Ministers have been accused of abandoning Britain’s most vulnerable people, after dropping a pledge to test all people in care homes regularly through the summer.
In a leaked memo sent to local authority chiefs on Friday night, Professor Jane Cummings – the government’s adult social care testing directly – said “previously advised timelines for rolling out regular testing in care homes” were being scrapped due to “unexpected delays”, the Sunday Times reports.
Two million residents and staff in care homes were supposed to have been tested for Covid-19 regularly from 6 July. But Professor Cummings has now said that widespread testing would not be available in care homes for older people and those with dementia until September.
Other care homes will only be able to order test kits from 31 August.
Dr Rachel Clarke – a palliative care physician and writer – called the revelations “sickening”.
Writing on Twitter, she said: “The government has already abandoned care homes once. Now they are at it again. Our most vulnerable citizens – ignored & abandoned. Again.”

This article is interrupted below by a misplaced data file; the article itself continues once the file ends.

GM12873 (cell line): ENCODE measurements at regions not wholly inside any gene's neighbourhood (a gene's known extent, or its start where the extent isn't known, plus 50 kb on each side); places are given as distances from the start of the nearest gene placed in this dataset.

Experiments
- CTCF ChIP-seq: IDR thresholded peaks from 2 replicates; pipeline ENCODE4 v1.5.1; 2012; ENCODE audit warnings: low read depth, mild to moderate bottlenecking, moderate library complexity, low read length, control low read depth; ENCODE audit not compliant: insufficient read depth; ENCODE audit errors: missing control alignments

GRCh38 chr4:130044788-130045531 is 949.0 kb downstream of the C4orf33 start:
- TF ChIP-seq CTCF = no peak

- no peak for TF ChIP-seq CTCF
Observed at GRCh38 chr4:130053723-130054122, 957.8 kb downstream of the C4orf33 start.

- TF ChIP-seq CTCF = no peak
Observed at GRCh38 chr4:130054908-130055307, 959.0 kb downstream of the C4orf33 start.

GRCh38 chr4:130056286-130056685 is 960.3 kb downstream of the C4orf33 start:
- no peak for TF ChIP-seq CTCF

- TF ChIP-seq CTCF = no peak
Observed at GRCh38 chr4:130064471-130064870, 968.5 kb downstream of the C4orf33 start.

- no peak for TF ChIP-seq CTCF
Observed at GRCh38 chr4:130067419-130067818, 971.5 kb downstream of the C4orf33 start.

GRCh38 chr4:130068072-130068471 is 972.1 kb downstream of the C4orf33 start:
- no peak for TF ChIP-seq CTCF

A senior public health official told the paper that more lives would “undoubtedly” be lost as a result.
Regular testing in care homes was demanded by scientists on the Sage committee, to prevent asymptomatic people spreading the virus between homes.
Another memo circulated among health officials last week revealed that 64 per cent of homes for the elderly or those with dementia had not had a round of ‘asymptomatic’ testing.
Of 9,144 homes, just 3,271 were reportedly sent testing equipment.
Last week the decision to allow hospital patients to be discharged to care homes without a coronavirus test was labelled an “appalling error” by MPs.
A highly-critical report from the Public Accounts Committee said described the policy as “reckless”, accusing ministers of “belatedly” changing track in April and being too slow to support social care during the crisis.